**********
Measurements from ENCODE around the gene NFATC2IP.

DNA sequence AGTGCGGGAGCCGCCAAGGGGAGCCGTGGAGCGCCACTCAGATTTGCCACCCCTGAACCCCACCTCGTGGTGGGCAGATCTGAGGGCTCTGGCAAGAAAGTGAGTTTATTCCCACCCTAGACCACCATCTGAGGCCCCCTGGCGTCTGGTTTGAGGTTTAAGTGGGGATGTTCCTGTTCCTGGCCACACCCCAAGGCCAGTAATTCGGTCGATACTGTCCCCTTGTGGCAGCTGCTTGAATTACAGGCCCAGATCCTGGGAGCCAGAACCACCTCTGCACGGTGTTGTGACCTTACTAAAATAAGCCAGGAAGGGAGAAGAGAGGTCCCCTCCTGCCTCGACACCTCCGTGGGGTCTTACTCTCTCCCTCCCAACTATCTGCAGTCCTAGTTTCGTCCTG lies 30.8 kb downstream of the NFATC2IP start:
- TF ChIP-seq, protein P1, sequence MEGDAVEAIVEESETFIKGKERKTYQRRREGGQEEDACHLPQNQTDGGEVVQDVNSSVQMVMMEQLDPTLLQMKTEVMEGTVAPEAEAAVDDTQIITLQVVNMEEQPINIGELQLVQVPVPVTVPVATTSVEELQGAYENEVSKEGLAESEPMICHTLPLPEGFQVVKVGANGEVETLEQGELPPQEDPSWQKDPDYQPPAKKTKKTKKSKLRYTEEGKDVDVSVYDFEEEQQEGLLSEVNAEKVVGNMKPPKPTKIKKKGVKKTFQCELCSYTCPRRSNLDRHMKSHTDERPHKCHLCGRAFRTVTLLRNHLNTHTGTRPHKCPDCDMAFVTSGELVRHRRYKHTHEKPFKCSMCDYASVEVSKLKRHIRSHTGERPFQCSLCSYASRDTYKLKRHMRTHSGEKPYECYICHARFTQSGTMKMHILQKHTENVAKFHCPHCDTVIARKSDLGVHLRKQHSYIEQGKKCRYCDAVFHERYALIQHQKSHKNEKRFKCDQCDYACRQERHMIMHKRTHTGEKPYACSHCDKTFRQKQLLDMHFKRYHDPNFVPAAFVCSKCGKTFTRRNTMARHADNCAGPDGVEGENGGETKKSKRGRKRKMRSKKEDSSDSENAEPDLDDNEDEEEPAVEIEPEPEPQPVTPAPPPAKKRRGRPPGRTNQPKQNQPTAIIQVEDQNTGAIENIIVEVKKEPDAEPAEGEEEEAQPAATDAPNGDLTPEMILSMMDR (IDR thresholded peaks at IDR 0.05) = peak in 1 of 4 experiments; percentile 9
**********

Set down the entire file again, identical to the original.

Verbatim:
Measurements from ENCODE around the gene NFATC2IP.

DNA sequence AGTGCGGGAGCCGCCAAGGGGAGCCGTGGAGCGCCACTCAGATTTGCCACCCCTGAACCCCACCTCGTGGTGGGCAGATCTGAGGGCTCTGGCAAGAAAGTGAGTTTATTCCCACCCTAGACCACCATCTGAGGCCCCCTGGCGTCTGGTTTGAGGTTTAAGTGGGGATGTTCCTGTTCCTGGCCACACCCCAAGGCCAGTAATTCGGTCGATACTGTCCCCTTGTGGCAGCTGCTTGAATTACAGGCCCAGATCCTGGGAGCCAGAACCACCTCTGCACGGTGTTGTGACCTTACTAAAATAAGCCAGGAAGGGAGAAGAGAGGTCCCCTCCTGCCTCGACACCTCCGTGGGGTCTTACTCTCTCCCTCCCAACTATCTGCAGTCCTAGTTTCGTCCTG lies 30.8 kb downstream of the NFATC2IP start:
- TF ChIP-seq, protein P1, sequence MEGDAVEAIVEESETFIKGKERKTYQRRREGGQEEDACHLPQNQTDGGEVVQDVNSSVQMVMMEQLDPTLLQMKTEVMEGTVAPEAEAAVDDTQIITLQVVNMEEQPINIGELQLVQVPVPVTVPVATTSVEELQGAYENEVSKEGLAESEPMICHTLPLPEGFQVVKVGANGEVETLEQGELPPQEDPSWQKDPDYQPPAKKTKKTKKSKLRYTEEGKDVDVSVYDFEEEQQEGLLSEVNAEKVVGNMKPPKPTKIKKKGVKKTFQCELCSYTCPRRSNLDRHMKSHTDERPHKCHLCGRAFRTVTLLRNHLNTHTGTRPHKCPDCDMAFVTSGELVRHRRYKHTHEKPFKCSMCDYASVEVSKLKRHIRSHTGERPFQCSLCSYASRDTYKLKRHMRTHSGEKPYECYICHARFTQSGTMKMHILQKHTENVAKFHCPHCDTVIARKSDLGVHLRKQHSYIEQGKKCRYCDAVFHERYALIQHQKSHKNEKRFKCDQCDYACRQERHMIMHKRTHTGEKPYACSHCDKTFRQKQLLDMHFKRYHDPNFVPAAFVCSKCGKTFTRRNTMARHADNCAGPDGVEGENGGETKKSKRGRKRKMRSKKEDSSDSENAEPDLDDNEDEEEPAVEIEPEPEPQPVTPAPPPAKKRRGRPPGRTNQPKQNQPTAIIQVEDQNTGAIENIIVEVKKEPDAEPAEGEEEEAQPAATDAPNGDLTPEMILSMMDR (IDR thresholded peaks at IDR 0.05) = peak in 1 of 4 experiments; percentile 9